It looks this evening as though the shutdown will indeed end with a government defeat, but I suspect we will have more budget and debt crises over the next year.  Another comment last week reminded me of my posts about Republican dau tranh, which new readers might like to search for. Dau tranh was the North Vietnamese and Viet Cong strategy of chaos, which the Tea Party has been following now for three years.  Pushing things all the way to a default would be part of that strategy.  Some Republican leaders have even admitted that they are terrified that Obamacare will be invulnerable as soon as a few million people have signed up for it--a terrible commentary on where we are.  I just checked, a very popular right-wing blog, and it is now pushing for a primary opponent for John Boehner.  Limbaugh is ranting that the people are being taken in by phoney polls blaming the Republicans.  The Tea Partiers may have lost this battle, but they will not give up the war.

In the long run, the Democratic position, I think, will remain vulnerable because of the weaknesses in our economy, weaknesses explored at some length in the new film starring Robert Reich, Inequality for All.  Obamacare, with its subsidies for poor workers and Medicaid expansion, illustrates the problem.  The American economy is in terrible trouble because so many jobs do not pay enough to allow workers to pay income taxes or buy medical insurance.  While pundits like Niall Ferguson blame the situation on Obama and the Democrats, it is the relentless downward pressure of corporate America that has brought us to this place.  Obama has no recipe for fixing it.  Ever since Ronald Reagan, the federal government has done more and more to help Americans in low paying jobs.  That in turn has created more of them.  Reich obviously doesn't know how we will get out of this mess, and neither do I.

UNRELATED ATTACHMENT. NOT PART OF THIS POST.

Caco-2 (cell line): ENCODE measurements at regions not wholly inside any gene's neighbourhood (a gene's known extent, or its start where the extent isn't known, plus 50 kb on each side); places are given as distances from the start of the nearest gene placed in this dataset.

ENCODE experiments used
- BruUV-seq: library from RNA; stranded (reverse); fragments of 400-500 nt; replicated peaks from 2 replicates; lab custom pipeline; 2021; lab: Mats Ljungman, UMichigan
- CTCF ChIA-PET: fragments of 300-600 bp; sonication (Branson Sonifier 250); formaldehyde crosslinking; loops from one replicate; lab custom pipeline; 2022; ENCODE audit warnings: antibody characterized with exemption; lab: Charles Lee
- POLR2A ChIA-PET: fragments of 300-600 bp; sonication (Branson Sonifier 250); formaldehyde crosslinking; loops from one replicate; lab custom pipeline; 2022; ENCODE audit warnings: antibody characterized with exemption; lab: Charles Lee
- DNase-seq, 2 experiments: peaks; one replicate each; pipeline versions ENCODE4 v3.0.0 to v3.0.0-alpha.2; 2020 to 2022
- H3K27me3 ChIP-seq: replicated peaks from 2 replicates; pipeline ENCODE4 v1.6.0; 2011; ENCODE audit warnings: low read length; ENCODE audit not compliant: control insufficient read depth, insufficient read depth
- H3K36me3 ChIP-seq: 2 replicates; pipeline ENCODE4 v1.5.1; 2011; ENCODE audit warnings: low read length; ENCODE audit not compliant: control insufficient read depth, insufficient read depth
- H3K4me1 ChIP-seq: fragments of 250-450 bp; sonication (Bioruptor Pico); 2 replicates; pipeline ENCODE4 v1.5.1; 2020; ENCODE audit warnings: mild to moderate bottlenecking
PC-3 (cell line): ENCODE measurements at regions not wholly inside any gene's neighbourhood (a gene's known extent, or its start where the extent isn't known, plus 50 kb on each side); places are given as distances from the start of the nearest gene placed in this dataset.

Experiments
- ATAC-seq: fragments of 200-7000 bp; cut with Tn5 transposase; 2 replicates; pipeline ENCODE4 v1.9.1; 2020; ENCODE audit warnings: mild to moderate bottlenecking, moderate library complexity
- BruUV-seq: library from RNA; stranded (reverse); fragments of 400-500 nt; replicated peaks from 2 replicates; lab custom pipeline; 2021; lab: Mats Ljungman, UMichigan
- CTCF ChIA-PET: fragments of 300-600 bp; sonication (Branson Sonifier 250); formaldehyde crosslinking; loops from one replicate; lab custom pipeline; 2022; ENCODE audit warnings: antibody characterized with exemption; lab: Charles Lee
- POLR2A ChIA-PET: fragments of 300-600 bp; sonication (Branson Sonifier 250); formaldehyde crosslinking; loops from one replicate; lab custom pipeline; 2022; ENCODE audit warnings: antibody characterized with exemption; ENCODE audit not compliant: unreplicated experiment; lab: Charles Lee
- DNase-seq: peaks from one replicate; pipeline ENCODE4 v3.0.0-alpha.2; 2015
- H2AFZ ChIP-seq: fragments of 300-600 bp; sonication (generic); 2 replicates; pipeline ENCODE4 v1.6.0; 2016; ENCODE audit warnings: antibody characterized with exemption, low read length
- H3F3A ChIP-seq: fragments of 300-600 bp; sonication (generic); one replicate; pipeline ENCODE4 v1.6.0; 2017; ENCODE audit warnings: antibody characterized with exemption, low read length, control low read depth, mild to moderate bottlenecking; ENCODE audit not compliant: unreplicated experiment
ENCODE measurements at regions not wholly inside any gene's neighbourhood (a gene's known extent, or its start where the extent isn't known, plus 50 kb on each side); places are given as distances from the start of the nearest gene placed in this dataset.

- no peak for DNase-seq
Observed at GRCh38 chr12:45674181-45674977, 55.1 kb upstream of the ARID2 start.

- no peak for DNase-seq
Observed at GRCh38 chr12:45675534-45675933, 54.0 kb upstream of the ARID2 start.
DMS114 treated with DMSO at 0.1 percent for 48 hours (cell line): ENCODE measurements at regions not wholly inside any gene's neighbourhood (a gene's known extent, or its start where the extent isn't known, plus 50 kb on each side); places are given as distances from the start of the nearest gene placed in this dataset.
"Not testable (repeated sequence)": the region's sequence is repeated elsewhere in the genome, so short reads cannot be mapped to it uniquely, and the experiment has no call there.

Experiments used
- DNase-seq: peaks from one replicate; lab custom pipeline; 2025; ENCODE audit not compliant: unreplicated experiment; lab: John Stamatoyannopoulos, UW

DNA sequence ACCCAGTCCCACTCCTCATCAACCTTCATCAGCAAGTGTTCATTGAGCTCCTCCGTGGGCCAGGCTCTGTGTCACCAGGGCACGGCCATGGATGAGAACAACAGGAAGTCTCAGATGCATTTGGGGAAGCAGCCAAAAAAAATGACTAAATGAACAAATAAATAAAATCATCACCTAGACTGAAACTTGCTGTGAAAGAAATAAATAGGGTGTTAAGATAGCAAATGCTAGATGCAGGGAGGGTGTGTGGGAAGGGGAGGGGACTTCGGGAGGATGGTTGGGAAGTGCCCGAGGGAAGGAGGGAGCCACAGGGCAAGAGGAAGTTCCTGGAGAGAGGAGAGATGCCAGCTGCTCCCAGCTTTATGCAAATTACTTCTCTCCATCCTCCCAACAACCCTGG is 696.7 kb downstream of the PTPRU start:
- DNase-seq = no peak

CrocodileChuck said...

" is the relentless downward pressure of corporate America that has brought us to this place. Obama has no recipe for fixing it.'

Obama not only has no recipe, he hasn't the slightest interest in articulating one in the 1st place.

His interest: placating and delivering to his corporate overlords (you know, the ones who got him re elected last year).

Obama's goal: becoming a director of JPMorganChase.

ps I find it striking that the author repeatedly ascribes 'New Deal' values to the Democratic Party-Clinton's deregulation of finance (Robert Rubin orchestrated) in the '90's, more than any other factor has resulted in the savage upwards redistribution of wealth over this period.

steve said...

I just discovered your blog this morning from a link on

Thanks for your work.

A couple of comments:

1. While the democratic party is indeed weak on the statewide level in the South, it maintains power in more than just a "few" urban areas. In fact, virtually every major southern city is governed locally by democrats--Houston, Dallas, San Antonio, New Orleans, Little Rock, Jackson, Memphis, Nashville, Birmingham, Atlanta, Tampa, Miami, Charlotte, Richmond, and so on. And while southern rural areas are far more republican, the real source of southern republican power lies in the huge, largely white, suburban areas of those democratic cities.

This is a situation which also exists nationally, though perhaps on a smaller scale.

There are also a few rural southern areas, mostly minority majority, which are democratic.

2. I think you give Obama's policies too much of a pass. By this I mean, for example, his refusal to crack down on the financial industry (much of which financed his election) in 2009. The refusal to take what would have essentially been a populist position, allowed political room for the spread of the "populist" tea party.

And to many on the left, an example of Obama's basic Romney/Bush, Sr. style conservativism--in addition to their own dislike of Obama's position on the banking industry--would be the cementing of the private, for profit, healthcare industry, as the centerpiece of the ACA.

I could add as well the war on whistleblowers, the surveillance state, the continuation of neocon foreign policies, trade agreements, no real support for organized labor etc to that.

Essentially, Obama created a vacuum--no one seems to care about the middle class--that the right is only too eager to exploit albeit through the faux populism of the tea party, itself controlled by rightwing corporatists every bit as much as Obama is controlled by corporatists.